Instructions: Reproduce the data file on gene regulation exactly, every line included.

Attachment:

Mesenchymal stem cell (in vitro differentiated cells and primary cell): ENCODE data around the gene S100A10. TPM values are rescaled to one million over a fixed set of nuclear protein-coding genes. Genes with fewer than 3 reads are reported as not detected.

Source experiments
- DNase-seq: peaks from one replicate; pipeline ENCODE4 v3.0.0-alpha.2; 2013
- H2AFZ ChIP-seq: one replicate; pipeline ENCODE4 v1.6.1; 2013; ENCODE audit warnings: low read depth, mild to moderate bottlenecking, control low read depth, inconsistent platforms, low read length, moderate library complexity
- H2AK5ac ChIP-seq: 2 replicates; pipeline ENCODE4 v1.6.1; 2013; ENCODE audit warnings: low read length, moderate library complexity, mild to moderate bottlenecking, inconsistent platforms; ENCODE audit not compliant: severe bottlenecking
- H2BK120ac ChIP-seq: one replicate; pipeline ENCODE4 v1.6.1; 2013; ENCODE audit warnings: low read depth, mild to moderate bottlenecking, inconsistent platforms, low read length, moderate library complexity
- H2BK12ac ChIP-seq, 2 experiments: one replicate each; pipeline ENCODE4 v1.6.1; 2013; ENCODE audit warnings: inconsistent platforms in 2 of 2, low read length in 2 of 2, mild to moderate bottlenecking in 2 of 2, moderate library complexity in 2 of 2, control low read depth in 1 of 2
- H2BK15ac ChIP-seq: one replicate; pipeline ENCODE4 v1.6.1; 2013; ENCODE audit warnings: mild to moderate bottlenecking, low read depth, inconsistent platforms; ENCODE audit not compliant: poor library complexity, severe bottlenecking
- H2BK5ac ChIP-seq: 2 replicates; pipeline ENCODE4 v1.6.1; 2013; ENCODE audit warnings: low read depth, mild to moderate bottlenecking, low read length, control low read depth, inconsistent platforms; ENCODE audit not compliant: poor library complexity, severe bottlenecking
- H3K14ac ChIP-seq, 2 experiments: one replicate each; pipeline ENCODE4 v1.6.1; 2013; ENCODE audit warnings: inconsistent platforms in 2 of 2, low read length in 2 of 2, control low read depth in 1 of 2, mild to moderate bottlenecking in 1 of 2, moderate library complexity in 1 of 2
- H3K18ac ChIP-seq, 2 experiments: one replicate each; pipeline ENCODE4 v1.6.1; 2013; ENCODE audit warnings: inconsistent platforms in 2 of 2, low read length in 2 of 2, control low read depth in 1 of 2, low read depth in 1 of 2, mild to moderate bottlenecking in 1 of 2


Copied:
Mesenchymal stem cell (in vitro differentiated cells and primary cell): ENCODE data around the gene S100A10. TPM values are rescaled to one million over a fixed set of nuclear protein-coding genes. Genes with fewer than 3 reads are reported as not detected.

Source experiments
- DNase-seq: peaks from one replicate; pipeline ENCODE4 v3.0.0-alpha.2; 2013
- H2AFZ ChIP-seq: one replicate; pipeline ENCODE4 v1.6.1; 2013; ENCODE audit warnings: low read depth, mild to moderate bottlenecking, control low read depth, inconsistent platforms, low read length, moderate library complexity
- H2AK5ac ChIP-seq: 2 replicates; pipeline ENCODE4 v1.6.1; 2013; ENCODE audit warnings: low read length, moderate library complexity, mild to moderate bottlenecking, inconsistent platforms; ENCODE audit not compliant: severe bottlenecking
- H2BK120ac ChIP-seq: one replicate; pipeline ENCODE4 v1.6.1; 2013; ENCODE audit warnings: low read depth, mild to moderate bottlenecking, inconsistent platforms, low read length, moderate library complexity
- H2BK12ac ChIP-seq, 2 experiments: one replicate each; pipeline ENCODE4 v1.6.1; 2013; ENCODE audit warnings: inconsistent platforms in 2 of 2, low read length in 2 of 2, mild to moderate bottlenecking in 2 of 2, moderate library complexity in 2 of 2, control low read depth in 1 of 2
- H2BK15ac ChIP-seq: one replicate; pipeline ENCODE4 v1.6.1; 2013; ENCODE audit warnings: mild to moderate bottlenecking, low read depth, inconsistent platforms; ENCODE audit not compliant: poor library complexity, severe bottlenecking
- H2BK5ac ChIP-seq: 2 replicates; pipeline ENCODE4 v1.6.1; 2013; ENCODE audit warnings: low read depth, mild to moderate bottlenecking, low read length, control low read depth, inconsistent platforms; ENCODE audit not compliant: poor library complexity, severe bottlenecking
- H3K14ac ChIP-seq, 2 experiments: one replicate each; pipeline ENCODE4 v1.6.1; 2013; ENCODE audit warnings: inconsistent platforms in 2 of 2, low read length in 2 of 2, control low read depth in 1 of 2, mild to moderate bottlenecking in 1 of 2, moderate library complexity in 1 of 2
- H3K18ac ChIP-seq, 2 experiments: one replicate each; pipeline ENCODE4 v1.6.1; 2013; ENCODE audit warnings: inconsistent platforms in 2 of 2, low read length in 2 of 2, control low read depth in 1 of 2, low read depth in 1 of 2, mild to moderate bottlenecking in 1 of 2